Meanwhile, across the Atlantic, Republican candidates have vocalised their opinion on Environmental, Social, and Governance (ESG) investment strategies, creating doubt amongst US citizens about their adequacy. Vivek Ramaswamy, founder of Strive Asset Management—a company that currently holds 26 anti-ESG funds—and called on social media followers to “abandon climate religion” and “embrace fossil fuels.” Ron DeSantis, governor of Florida and the man who officialised anti-ESG legislation in May, wishes that state officials no longer invest public money into ESG goals. He leads an alliance of 18 US states to push back against Biden’s green policies, which he believes are “destabilising the American economy and the global financial system.” Lastly, the chief of political bluntness, former President Donald Trump. During his administration, he restricted retirement funds from investing in ESG-focused assets, which he sees as “radical left garbage.” Indifferent to his criminal accusations, Trump promises to take fresh action to promote his anti-ESG outlook. One of these men could soon be leading the world’s largest economy, to what could be its planetary demise.
But the proof is in the pudding: anti-ESG funds are struggling to attract investors and aren’t showing signs of long- term success. Ramaswamy’s company was mostly responsible- ble for their increased attention in 2022, but pro-ESG funds have gained far greater traction, with global sustainable assets hitting $2.8 trillion at the end of June. Companies are carrying out their duty by preparing for climate change and contributing positively to the UN’s Sustainable Development Goals.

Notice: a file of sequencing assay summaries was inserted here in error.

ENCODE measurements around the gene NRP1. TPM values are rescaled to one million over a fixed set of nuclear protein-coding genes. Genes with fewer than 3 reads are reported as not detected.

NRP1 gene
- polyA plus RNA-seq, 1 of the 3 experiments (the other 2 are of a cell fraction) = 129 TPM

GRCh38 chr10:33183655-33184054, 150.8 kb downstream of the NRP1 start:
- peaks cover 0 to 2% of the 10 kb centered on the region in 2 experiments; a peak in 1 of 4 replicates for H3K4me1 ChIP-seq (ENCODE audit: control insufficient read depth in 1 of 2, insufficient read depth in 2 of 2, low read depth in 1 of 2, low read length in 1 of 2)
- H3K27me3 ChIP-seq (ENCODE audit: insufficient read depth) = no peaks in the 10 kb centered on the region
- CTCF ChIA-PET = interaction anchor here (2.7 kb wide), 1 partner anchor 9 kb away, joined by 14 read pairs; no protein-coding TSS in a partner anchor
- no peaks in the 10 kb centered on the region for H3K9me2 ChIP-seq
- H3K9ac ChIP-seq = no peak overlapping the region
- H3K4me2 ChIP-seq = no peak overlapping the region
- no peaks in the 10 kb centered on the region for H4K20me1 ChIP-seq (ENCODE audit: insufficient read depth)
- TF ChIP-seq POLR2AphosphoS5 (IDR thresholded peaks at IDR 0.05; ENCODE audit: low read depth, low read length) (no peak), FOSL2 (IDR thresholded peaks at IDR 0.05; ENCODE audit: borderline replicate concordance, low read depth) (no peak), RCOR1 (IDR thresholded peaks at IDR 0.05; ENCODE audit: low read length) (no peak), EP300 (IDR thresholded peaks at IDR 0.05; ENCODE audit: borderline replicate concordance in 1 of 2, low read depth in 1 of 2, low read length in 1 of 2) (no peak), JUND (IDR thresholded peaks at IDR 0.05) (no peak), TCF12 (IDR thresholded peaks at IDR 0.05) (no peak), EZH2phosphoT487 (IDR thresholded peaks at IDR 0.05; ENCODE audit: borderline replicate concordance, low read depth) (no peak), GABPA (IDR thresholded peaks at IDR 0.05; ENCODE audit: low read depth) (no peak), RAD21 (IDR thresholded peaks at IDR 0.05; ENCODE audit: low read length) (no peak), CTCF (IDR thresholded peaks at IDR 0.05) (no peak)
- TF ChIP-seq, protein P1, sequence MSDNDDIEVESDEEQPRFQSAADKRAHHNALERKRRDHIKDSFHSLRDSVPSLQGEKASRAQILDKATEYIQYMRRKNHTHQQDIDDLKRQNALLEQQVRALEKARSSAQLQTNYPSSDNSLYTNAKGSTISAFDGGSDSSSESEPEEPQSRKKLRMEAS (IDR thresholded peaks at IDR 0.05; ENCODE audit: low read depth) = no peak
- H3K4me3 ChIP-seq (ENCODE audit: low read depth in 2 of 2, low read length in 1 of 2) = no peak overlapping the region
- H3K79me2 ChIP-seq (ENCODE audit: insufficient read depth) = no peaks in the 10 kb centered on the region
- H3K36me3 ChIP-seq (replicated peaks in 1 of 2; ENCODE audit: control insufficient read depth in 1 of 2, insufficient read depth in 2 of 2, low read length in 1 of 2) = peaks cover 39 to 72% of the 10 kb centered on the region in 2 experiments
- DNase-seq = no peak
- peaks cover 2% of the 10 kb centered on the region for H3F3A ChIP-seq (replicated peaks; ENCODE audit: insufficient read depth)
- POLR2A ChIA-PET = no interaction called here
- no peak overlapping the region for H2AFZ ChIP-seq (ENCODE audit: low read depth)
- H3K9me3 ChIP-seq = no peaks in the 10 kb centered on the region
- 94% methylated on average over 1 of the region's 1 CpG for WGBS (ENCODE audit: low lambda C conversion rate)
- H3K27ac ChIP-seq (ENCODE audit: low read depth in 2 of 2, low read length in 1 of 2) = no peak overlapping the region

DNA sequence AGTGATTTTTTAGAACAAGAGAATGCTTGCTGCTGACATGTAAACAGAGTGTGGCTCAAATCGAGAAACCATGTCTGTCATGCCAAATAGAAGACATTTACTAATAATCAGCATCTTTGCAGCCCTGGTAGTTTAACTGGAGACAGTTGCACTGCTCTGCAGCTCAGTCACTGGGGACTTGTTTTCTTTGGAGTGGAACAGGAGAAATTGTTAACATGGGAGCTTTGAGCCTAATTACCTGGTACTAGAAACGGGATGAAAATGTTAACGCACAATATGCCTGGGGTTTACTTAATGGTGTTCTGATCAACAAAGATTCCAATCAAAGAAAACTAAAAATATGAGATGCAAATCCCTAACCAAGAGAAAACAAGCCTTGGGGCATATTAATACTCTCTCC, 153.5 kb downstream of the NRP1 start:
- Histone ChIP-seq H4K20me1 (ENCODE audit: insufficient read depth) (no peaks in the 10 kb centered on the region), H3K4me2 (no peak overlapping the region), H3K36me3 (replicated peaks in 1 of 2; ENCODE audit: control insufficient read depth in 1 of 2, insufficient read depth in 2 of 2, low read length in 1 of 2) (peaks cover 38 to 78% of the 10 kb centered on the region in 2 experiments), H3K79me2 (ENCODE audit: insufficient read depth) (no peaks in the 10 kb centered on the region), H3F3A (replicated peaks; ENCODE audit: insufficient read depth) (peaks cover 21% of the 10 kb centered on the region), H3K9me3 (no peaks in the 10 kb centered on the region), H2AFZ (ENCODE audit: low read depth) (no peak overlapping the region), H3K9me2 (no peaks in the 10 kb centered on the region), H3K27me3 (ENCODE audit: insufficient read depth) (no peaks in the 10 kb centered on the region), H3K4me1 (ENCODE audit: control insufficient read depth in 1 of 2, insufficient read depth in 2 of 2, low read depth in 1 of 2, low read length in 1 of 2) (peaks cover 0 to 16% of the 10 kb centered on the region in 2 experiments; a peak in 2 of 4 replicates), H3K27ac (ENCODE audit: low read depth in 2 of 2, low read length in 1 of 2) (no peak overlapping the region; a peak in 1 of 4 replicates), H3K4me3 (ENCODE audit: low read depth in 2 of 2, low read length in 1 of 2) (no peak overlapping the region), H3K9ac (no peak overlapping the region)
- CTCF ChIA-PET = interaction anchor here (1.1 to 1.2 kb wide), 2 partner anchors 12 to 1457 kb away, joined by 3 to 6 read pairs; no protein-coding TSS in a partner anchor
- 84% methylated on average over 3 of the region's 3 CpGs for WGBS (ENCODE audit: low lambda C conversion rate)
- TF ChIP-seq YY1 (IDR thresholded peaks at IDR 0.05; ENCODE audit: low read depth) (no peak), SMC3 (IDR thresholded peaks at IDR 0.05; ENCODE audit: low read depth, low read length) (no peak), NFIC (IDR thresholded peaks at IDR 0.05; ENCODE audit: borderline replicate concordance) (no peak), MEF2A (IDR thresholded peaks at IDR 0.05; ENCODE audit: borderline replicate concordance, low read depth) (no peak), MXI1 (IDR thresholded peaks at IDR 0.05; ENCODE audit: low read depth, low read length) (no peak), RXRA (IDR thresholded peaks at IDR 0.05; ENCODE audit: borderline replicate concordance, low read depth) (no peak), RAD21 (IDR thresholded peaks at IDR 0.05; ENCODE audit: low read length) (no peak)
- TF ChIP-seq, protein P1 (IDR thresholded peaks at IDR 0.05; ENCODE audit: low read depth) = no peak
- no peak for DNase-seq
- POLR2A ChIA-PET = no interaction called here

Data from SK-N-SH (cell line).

Investors tend to take either a “divest” or “engage” (to help transition towards net-zero) approach when it comes to fossil fuel companies, but the Republican candidates above have audaciously chosen to defend their work in the interest of financial return. As of 2022, the US produced 20% and consumed 21% of the world’s oil output, making them a great beneficiary of the industry’s success and simultaneously the second largest contributor to global warming. What’s more concerning is President’s Biden’s hypocrisy with regards to halting public financing for fossil fuel production, a promise made by the US and 38 other countries during COP26. The Democratic administration continues to approve new public funding for fossil fuels, such as providing $100 million in export finance to expand an Indonesian oil refinery in May.